Date of Award


Document Type


Degree Name

Master of Science (MS)


Health Outcomes and Policy Research

Research Advisor

David K. Solomon, Pharm.D.


Richard Faris, M.S., Ph.D. James M. Hoffman, Pharm.D., M.S. Trevor McKibbin, Pharm.D., M.Sc. Robert Nolly, M.S. Junling Wang, Ph.D., M.S.


Medicare Part D, Out-of- pocket costs, Drug tiers, Prior authorization, Oral oncologic therapies


Background: There are few studies that examine patients' costs of oral oncology drugs from Medicare Part D plan providers. These drugs can impose a financial burden to beneficiaries, and, due to their cost, place beneficiaries in the coverage gap in a short period of time. In addition to examining costs, there is little published concerning the potential impact of drug utilization management techniques on access to these drugs in Medicare Part D plans. This study examined the roles of prior authorization, step-therapy, and placement of drugs in higher formulary tiers on patients' out-of-pocket costs, and access to therapy.

Methods: A cost analysis of pricing structure data for nine oral oncology drugs from the 48 Medicare Part D stand-alone plans in Tennessee in 2009. Out-of-pocket costs per drug on an annual basis, copayments per claim, monthly premiums, and deductibles as well as an analysis of the time to the coverage gap, and patient expenses beyond the catastrophic limit are examined. This analysis includes a summary of the changes to drug utilization management techniques to these drugs on the plans from 2008 to 2009 and examines their impact on members' out-of-pocket expenses.

Results: Of the one million eligible seniors in Tennessee, only about 43% were enrolled in a Medicare Part D plan in 2009. There were 48 plans offered in 2009 with a variety of deductibles, premiums, and cost-sharing strategies. For the drugs in the study, imatinib, lenalidomide, sorafenib, erlotinib, dasatinib, sunitinib, vorinostat, nilotinib, and lapatinib, the annual out-of-pocket costs for each drug varied from $0 to a maximum of $1,133, based on plan design. Bivariate regression analysis showed that monthly premiums, deductibles, and cost-sharing are all precise predictors of out-of-pocket expenses (p <.001) and demonstrated to what extent each of these parameters are important to out-of-pocket expenses. For every $1 increase in monthly premiums, out-of-pocket costs increased by $14.27 for imatinib and $14.29 for the remainder of the study drugs. A cost sharing increase of 1% is associated with a $41.45 increase in out-of-pocket expenses for imatinib. That same 1% increase in cost sharing resulted in a $41.16 increase in out-of-pocket expenses for the remainder of the study drugs. Annual deductibles provide cost savings to beneficiaries; for every dollar increase there is a significant reduction in annual out-of-pocket expenses of $1.45. Drug utilization management tools such as prior authorization resulted in cost savings to members for all study drugs except for vorinostat and lapatinib; however, the results were not statistically significant.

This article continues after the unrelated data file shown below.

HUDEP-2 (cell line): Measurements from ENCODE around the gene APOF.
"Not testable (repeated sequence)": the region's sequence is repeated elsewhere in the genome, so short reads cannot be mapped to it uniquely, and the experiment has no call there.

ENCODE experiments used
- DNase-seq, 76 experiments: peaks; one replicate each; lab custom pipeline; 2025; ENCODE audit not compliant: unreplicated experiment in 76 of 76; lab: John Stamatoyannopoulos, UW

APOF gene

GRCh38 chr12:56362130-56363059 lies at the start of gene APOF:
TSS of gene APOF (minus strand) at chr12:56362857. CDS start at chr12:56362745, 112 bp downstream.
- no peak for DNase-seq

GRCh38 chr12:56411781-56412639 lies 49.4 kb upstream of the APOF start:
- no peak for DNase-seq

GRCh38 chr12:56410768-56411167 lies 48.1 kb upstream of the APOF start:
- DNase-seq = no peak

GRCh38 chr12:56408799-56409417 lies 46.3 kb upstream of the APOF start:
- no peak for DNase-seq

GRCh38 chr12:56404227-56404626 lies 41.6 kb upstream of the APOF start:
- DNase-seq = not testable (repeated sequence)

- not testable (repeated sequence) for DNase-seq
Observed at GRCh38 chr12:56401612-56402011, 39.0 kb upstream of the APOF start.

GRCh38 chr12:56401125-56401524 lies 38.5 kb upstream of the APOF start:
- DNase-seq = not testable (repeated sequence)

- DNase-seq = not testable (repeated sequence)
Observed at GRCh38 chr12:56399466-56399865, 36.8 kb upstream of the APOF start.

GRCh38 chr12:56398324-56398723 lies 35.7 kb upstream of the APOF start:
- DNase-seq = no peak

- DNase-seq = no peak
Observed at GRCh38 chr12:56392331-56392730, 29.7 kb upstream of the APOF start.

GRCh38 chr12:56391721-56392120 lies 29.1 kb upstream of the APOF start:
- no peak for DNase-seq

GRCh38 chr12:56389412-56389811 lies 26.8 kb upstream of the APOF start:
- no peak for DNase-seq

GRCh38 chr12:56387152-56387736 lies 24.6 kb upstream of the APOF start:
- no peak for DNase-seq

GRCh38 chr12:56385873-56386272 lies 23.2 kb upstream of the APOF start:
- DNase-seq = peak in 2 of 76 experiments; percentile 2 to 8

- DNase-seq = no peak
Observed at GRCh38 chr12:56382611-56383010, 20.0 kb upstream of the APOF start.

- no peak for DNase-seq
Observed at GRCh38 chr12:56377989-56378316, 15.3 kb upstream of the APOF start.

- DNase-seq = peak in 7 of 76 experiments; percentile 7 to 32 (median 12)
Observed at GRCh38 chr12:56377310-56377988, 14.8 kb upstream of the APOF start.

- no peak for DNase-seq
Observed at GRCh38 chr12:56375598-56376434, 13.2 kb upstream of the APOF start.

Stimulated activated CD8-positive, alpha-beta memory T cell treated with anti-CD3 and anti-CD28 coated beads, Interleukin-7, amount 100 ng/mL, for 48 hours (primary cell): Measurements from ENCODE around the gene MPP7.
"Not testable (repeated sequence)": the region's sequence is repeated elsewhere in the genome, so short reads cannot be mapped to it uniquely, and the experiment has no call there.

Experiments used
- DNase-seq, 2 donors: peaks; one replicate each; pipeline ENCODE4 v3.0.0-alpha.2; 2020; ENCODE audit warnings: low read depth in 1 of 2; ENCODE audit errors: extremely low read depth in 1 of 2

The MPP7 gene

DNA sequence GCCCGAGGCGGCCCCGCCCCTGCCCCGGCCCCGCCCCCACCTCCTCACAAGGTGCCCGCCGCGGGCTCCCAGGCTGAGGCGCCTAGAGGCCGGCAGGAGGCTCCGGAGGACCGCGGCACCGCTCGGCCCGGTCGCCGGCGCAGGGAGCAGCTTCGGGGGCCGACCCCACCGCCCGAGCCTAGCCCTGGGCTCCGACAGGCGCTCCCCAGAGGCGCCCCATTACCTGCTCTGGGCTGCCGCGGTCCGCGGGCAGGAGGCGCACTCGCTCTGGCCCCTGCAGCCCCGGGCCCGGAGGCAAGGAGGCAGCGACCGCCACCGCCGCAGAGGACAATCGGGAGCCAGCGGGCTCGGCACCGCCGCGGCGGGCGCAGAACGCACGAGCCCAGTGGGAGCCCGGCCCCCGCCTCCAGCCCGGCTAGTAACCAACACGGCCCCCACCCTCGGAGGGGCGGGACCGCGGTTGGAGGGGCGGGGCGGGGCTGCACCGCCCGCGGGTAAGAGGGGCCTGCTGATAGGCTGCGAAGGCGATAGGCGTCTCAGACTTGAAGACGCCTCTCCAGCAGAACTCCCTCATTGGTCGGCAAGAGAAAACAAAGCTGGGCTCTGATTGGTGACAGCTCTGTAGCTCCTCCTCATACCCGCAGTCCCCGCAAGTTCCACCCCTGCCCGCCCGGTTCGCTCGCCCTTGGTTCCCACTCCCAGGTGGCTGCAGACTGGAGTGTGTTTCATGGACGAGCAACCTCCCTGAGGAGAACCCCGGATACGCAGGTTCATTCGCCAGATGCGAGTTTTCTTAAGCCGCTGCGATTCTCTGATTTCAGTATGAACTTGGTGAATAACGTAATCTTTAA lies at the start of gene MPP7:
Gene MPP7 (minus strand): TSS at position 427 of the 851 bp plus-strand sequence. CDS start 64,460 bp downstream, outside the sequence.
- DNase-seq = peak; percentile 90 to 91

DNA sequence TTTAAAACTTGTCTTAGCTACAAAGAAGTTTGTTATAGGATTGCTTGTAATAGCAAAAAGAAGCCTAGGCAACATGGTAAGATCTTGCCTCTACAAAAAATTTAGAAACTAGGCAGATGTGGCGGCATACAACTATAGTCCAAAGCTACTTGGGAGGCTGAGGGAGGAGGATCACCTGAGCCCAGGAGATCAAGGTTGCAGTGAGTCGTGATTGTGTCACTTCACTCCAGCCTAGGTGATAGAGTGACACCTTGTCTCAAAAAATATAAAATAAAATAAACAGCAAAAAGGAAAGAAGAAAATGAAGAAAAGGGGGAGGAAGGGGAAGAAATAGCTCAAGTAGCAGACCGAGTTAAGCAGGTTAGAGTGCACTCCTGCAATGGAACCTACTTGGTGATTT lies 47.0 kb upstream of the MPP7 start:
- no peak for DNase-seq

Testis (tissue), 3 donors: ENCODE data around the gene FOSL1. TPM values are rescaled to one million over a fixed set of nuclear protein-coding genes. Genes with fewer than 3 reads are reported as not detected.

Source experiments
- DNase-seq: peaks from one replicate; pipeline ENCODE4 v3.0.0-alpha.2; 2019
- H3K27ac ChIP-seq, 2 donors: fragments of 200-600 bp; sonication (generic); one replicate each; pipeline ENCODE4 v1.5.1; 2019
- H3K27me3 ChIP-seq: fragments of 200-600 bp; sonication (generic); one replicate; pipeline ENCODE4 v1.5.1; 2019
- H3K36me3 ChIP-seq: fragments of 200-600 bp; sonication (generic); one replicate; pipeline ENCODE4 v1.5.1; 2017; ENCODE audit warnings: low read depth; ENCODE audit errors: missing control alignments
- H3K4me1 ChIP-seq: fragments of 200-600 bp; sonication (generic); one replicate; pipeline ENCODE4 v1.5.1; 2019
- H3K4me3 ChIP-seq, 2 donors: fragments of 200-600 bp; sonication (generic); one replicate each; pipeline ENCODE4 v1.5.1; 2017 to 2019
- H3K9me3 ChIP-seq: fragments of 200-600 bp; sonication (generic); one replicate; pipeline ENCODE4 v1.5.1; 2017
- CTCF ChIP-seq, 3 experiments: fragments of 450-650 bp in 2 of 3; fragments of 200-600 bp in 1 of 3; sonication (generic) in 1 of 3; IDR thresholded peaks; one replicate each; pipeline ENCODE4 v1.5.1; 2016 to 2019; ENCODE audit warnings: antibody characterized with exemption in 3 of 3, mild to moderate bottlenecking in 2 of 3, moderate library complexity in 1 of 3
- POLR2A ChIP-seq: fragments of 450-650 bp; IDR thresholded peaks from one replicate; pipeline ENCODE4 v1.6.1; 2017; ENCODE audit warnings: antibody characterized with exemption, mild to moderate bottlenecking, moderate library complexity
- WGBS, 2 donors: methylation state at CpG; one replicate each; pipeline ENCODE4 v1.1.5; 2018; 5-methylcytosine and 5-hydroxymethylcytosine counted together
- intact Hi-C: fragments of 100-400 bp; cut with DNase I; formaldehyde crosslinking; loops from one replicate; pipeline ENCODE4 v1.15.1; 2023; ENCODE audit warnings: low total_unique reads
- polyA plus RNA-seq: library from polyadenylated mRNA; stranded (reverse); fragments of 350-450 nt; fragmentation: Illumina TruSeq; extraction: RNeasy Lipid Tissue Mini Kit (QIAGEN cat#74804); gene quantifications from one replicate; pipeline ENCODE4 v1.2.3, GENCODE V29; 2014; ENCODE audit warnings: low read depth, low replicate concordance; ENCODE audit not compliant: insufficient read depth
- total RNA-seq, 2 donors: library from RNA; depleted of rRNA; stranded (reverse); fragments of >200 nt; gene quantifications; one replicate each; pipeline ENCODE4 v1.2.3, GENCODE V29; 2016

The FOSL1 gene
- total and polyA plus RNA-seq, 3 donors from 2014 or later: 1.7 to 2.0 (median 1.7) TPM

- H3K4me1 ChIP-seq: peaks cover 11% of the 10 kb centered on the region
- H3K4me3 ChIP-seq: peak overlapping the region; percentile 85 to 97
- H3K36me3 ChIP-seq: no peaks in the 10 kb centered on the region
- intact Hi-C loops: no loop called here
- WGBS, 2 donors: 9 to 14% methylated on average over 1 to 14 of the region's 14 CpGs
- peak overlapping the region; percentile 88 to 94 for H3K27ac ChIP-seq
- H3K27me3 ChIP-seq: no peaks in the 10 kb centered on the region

Conclusions: There is little doubt that for seniors lacking prescription drug benefits Medicare Part D is a substantial advantage. Drug utilization management techniques such as step therapy and prior authorization may actually save patients out-of-pocket expenses, but monthly premiums, deductibles, and cost sharing add a significant financial burden. A patients' costs for oral oncology drugs can vary widely among Part D plans, and all elements of plan design should be considered prior to choosing a Part D plan. Access to oral oncology drugs may save both Medicare and beneficiaries costs, but seniors do not always pick the plan that would save them the most money. Streamlining Medicare Part D to include fewer plans, fewer options within plan design, and making gap coverage available would lower beneficiaries' out-of-pocket costs.